Of course this is a dangerous teaching, and so I’m not surprised that it isn’t given any prominence. It’s too easily abused as a license for laziness. But the belief—the idea that we ought to accept each stage in our own development for what it is—is divine. As a person matures and grows in Christ, every step heavenward on that journey is hallowed. And we ought to embrace it and accept it and in so doing demonstrate our child-like trust in Christ.
We like to cite Paul from 1 Corinthians 13:11 (“When I was a child, I spake as a child, I understood as a child, I thought as a child: but when I became a man, I put away childish things”) as if Paul had said “When I was yet a child I put away childish things and thus became a man”. But that’s emphatically not what he said. What he said was that when he was a man then he put away childish things. Not before!
This is part of what it means for there to be opposition in all things, I believe. It’s not that sin as we conventionally think of it (individual acts of willful immorality) are necessary so much as that it is sinfulness which is necessary if for no other reason than simply because it stands between who we are and who we long to be. The only way forward is through. (If not sinfulness: imperfection.)
If we accept that we have to go through transitional periods of growth rather than leap-frog our way to Celestial natures, does it at least follow that faster is better? I’m not so sure. I know that I have met people who seem to progress much quicker than I do. I’ve met many fellow travelers who eschewed my penchant for popular entertainment much earlier in their lives, and who developed a much deeper taste for the sublime in literature and art when I was still engrossed in cheaper fare. I acknowledge their superiority, but what of it? Am I in a race? Or on a journey?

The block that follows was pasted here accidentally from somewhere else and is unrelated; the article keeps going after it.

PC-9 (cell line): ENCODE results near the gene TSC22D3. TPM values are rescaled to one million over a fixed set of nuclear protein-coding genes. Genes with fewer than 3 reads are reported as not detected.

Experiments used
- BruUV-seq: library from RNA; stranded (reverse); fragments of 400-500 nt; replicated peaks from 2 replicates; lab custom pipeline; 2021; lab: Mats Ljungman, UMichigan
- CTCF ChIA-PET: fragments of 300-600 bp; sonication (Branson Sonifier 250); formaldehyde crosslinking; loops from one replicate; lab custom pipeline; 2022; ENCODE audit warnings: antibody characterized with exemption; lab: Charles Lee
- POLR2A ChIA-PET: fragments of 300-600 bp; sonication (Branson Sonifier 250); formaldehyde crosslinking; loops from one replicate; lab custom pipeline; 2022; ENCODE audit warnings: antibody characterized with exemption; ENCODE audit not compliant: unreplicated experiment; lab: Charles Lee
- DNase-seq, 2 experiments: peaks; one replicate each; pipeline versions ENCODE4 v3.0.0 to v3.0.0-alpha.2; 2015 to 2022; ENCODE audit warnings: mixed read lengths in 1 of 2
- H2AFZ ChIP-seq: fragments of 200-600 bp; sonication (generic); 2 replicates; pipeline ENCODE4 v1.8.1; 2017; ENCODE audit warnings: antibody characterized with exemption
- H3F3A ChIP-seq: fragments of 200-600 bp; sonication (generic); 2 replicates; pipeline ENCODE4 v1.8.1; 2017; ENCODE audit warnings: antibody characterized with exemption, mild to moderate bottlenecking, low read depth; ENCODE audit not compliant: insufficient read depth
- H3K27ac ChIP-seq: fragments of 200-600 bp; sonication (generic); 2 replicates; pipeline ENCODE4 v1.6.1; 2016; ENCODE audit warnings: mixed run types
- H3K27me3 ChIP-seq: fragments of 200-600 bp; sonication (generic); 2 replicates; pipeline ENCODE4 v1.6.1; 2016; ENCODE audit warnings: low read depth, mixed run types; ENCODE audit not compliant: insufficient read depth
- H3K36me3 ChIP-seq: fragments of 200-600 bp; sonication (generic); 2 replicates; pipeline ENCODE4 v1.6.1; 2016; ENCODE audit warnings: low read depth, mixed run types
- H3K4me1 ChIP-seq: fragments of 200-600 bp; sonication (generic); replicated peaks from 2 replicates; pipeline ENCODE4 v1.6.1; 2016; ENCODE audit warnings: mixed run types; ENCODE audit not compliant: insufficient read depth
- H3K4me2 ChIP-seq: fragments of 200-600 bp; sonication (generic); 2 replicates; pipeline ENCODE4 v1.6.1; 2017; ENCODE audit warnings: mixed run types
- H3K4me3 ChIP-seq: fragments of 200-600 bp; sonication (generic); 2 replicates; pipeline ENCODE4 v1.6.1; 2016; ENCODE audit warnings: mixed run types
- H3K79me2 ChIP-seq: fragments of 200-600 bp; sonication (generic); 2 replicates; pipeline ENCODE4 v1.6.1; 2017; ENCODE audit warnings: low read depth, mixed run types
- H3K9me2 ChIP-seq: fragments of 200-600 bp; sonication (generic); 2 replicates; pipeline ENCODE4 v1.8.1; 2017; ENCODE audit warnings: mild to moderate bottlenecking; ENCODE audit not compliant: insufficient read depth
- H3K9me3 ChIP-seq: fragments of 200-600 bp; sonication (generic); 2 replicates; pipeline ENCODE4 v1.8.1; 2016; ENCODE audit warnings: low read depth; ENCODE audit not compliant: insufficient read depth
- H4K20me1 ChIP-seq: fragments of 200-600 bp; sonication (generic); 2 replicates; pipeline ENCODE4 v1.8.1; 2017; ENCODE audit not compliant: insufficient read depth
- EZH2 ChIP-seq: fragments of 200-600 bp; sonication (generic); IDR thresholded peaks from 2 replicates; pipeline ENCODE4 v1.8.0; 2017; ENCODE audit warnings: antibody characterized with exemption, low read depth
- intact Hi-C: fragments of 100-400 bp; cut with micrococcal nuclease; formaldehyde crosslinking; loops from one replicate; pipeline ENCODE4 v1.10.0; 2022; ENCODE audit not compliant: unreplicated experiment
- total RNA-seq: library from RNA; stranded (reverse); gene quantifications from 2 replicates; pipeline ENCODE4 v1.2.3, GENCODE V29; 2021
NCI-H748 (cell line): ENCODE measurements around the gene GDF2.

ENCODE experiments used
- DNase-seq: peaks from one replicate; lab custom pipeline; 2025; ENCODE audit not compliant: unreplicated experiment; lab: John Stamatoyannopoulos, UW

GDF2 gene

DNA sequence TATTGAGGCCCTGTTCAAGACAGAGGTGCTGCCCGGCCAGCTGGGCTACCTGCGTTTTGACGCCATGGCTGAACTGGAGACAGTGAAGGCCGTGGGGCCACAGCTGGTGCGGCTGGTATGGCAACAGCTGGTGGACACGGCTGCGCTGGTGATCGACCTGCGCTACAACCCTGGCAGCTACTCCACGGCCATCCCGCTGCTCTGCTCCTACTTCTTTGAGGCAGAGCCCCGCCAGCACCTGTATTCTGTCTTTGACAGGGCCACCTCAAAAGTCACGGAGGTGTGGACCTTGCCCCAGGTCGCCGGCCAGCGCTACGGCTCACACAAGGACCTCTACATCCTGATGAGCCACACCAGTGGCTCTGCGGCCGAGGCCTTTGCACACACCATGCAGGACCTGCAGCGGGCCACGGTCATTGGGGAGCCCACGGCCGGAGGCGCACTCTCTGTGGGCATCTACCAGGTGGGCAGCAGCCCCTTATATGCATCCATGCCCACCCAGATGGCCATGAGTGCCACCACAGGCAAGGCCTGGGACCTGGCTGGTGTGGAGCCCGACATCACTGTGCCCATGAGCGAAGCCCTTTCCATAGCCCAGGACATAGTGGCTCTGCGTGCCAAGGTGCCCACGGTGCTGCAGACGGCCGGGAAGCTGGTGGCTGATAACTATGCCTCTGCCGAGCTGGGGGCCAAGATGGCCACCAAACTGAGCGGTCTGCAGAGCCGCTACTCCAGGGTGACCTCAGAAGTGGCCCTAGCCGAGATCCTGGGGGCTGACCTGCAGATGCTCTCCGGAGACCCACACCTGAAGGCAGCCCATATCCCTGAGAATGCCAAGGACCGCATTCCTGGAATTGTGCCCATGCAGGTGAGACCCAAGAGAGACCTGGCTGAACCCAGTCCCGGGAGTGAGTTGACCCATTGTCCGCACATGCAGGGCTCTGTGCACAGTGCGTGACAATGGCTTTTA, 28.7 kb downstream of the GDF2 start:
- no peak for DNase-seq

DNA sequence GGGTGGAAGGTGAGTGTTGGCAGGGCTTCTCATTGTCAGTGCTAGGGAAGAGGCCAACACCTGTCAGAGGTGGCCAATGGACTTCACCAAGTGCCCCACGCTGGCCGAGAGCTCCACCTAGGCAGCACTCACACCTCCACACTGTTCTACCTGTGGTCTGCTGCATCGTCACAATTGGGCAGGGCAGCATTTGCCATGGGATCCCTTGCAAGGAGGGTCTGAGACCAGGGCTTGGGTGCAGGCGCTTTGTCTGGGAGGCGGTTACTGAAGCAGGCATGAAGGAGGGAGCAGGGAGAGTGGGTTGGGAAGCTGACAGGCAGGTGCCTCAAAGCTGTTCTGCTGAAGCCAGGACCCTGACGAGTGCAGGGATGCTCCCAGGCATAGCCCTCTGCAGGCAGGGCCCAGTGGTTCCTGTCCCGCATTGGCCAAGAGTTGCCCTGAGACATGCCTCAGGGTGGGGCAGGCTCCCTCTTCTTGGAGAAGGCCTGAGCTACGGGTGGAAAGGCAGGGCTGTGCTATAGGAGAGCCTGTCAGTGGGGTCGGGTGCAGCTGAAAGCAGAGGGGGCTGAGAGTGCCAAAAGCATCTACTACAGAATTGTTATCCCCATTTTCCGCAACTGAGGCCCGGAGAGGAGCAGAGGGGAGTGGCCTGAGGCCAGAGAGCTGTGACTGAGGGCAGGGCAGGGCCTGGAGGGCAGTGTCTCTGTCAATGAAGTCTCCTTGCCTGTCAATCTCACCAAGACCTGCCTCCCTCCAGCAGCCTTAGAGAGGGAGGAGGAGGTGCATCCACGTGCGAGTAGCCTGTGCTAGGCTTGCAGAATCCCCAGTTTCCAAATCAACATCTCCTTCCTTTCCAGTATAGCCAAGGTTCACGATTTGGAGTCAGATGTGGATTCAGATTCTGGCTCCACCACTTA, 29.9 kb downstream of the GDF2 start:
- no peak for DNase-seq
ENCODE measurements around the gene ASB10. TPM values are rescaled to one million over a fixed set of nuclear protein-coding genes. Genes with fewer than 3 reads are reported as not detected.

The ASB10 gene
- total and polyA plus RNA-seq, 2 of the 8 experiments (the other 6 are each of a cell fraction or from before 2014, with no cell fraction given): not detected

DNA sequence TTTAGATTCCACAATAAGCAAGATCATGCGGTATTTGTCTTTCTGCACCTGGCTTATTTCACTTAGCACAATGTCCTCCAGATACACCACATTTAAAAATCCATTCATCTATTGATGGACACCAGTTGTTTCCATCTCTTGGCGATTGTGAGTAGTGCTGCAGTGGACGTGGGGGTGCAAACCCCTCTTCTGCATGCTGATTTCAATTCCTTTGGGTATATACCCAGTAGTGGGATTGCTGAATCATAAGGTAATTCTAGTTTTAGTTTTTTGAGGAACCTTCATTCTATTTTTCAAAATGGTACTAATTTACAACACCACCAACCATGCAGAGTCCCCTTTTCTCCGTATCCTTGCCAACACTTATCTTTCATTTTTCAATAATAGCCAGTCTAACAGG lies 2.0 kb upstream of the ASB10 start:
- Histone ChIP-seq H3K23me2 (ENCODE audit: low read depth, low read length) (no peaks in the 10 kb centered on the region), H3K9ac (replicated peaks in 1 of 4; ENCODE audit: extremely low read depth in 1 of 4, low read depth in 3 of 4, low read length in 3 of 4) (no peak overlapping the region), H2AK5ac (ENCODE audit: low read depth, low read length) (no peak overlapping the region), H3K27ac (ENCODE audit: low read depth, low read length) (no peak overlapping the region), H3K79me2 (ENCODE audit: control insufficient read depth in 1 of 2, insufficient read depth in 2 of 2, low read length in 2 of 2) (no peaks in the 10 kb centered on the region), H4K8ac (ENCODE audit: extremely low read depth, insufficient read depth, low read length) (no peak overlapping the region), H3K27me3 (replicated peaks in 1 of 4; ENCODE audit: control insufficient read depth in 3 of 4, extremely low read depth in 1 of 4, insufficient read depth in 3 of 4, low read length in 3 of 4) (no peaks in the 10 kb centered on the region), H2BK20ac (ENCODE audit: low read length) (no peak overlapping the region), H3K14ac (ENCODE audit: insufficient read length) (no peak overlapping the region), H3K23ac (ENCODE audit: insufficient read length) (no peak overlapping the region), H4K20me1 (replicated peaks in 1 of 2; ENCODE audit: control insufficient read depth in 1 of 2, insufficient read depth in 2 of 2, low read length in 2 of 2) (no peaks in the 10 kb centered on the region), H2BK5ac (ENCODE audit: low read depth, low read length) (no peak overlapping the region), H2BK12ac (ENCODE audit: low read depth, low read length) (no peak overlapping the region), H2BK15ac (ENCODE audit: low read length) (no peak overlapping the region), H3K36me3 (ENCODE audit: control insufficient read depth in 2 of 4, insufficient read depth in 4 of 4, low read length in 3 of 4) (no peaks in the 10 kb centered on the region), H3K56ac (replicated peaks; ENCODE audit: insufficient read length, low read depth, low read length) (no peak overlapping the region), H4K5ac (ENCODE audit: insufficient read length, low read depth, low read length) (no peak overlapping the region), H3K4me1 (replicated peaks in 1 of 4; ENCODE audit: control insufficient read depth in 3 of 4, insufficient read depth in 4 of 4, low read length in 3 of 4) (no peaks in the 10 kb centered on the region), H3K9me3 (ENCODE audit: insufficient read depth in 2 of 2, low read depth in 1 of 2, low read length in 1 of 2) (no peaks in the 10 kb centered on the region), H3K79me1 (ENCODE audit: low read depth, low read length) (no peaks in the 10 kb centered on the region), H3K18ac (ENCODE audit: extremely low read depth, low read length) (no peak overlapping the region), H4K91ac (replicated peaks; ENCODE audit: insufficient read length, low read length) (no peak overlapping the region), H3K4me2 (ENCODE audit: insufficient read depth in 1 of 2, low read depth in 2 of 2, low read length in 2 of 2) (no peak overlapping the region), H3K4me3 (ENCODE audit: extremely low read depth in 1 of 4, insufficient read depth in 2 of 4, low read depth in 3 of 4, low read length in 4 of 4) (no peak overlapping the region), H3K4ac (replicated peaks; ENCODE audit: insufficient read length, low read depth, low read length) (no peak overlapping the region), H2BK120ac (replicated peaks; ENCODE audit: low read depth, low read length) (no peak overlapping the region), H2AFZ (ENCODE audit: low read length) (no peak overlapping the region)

If a journey, then it makes sense to wish them well, but then tend to my own path. And that means that rather than wishful thinking I put one step ahead of another and trust my God that I will get home in His own due time. And, most importantly, realize that each step home is not merely a means to a final end, but that the journey itself is the end. We may be at the low point in our story-arc, but we are in the story. Can’t that be enough, at least for the present moment? Can we find solace in the derivative of perfection?
The reality is this: if we are sincere in our quest to be disciples of God, we will lose a taste for things that are not Celestial. It’s unnecessary and unhelpful to lash ourselves into a frenzy to try and vault to perfection in one leap. We lack the sensitivity to even know what that means. It would be like trying to waltz without proprioception: futile, grotesque, and ultimately expressing a lack of faith and a lack of humility. We are telling God: “You are not working in me fast enough.”
I have left behind many things that I once loved and cherished as I have grown older. I have also rediscovered the joy and beauty in others and kept them with me. I do not know which of the things that I find beautiful today will seem silly or spiritual after another decade of growth, but I firmly believe in patiently accepting God’s influence as, through the slow process of lived experience, He makes me into something better than I can imagine for myself.